When Luc Besson sat down and write his 1990 film Nikita about a female criminal hired as an assassin by the French government I wonder if he had any idea that it’d soon join that list of concepts TV execs just couldn’t resist.
Having already been turned into a (so I’m told) so-so TV series in 1997, you might have thought every last bit of originality had been wrung from the concept but you’d be wrong – Hollywood has dusted off the idea for a new spin.
This time round Maggie Q stars as Nikita, a former teenage criminal recruited by the secretive Division – headed by Xander Berkeley as Percy- to work as an assassin but who has now turned rogue and threatens to expose and bring down Division. As you;d expect, Percy’s not too keen on having his secret army and its excesses exposed and he’s equally determined to stop Nikita by whatever means are necessary.
The series premiered in the US last week and, in what could become the new standard for international markets, each episode will be uploaded to the UK iTunes store the day after it airs in the States and ahead of an October broadcast on digital channel LIVING.
Along with a selection of other TV reviewers and bloggers I was whisked away last Thursday to a secret location with a suitably spy-like feeling for a preview of the first episode.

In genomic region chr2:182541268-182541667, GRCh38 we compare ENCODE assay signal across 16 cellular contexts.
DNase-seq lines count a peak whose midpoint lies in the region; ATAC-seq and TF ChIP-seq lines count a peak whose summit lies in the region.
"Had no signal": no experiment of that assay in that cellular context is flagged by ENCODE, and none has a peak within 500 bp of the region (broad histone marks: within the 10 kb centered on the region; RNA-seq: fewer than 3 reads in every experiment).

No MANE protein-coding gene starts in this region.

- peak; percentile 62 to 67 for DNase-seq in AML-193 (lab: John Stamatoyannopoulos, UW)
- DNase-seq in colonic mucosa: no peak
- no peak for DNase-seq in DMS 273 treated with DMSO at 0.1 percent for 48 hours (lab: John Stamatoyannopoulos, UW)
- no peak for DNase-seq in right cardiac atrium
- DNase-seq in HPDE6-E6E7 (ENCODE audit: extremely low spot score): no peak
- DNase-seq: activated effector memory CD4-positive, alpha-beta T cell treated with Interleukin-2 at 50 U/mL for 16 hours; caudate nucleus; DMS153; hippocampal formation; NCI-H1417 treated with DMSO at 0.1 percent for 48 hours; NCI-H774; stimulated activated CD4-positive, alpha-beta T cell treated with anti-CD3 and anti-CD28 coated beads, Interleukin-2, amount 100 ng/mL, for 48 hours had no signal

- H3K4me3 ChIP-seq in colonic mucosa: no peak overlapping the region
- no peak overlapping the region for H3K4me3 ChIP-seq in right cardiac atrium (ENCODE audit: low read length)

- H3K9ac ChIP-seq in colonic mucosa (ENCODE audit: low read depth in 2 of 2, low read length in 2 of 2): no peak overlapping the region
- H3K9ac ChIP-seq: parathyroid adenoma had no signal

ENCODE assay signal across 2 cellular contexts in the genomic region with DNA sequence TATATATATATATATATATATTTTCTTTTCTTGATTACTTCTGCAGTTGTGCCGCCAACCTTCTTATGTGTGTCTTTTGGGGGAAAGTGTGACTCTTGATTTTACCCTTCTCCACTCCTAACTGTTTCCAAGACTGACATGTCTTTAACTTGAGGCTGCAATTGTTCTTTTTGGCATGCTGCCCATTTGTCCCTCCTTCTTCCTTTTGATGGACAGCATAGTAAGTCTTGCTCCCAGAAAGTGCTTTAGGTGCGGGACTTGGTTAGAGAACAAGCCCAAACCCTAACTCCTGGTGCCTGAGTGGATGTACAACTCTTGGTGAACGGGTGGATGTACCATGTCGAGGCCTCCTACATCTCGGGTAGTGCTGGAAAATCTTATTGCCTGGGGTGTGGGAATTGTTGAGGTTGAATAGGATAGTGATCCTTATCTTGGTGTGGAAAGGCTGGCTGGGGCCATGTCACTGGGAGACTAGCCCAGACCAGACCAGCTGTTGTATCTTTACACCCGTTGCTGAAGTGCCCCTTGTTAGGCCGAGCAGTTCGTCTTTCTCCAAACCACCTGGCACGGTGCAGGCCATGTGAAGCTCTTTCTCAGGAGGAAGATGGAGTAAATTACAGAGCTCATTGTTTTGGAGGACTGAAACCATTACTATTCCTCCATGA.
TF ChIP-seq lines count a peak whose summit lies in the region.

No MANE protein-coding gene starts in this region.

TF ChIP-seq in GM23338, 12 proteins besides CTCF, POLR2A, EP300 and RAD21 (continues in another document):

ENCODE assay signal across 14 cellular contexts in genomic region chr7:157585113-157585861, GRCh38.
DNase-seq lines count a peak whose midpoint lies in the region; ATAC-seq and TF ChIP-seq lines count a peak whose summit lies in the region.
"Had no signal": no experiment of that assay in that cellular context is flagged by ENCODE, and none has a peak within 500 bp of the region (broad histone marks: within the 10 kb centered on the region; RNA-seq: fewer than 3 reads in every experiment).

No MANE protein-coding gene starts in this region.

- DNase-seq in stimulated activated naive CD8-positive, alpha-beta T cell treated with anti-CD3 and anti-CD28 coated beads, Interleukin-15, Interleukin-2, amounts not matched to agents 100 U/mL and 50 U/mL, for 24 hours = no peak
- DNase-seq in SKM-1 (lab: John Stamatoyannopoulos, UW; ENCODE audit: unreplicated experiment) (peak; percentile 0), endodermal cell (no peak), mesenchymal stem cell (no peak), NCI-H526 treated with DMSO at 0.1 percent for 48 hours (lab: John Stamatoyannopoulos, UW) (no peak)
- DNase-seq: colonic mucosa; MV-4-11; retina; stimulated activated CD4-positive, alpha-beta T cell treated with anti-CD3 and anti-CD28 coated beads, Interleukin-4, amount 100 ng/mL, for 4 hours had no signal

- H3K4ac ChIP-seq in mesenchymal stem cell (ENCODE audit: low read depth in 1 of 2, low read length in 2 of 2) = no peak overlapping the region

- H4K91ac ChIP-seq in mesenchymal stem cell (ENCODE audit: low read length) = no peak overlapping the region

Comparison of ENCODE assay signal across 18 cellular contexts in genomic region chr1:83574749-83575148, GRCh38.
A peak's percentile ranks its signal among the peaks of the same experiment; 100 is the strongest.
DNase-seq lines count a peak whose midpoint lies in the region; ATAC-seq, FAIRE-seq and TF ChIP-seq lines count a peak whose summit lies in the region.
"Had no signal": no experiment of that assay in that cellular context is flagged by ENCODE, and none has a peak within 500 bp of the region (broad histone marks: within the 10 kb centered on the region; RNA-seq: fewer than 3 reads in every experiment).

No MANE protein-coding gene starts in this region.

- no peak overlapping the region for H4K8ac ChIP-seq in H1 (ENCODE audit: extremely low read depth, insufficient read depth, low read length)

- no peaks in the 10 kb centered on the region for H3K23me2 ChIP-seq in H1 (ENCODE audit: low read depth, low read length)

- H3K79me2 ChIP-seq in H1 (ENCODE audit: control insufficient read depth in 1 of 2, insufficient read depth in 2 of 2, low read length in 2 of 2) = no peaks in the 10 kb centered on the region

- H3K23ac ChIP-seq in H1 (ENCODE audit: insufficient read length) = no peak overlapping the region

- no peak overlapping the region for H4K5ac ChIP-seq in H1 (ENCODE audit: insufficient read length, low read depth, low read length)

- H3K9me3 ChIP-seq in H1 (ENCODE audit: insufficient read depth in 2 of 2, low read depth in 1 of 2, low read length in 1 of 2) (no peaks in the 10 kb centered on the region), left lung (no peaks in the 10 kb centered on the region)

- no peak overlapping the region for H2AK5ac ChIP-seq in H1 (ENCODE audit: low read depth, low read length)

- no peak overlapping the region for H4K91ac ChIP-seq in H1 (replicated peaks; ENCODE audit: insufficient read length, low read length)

In keeping with the tone, this was no ordinary screening. The usual big screen was replaced by an individual iPad – sadly we didn’t get to keep them – which seemed to go down well with most of the crowd.
First episodes are always a tough thing to call – the meanie in me always strays towards thinking they should be nothing short of excellent in order to grip the audience from the outset but the realist in me recognises that no new series can be perfect from day one – cast and crew always take time to get into the swing of things and many shows which to go on greatness have very ropey pilots and first episodes.
Nikita has an ‘ok’ opener, it’s not bad – the cast turn in some sound performances, there’s no clunking dialogue I can recall, the plot does a good job of setting things up and I’m unusually willing to see what happens next.
Maybe inevitably, the series has overtones of Mission Impossible and the Jason Bourne movies – with a dash of Logan’s Run thrown in for good measure – and the format has potential to deliver some great action sequences and stunts.
I’m going to hold off from deciding whether this is a real goer or not until I’ve seen more, but if you’re in the market for a new action/adventure series NIKITA might be just the thing you’re looking for.
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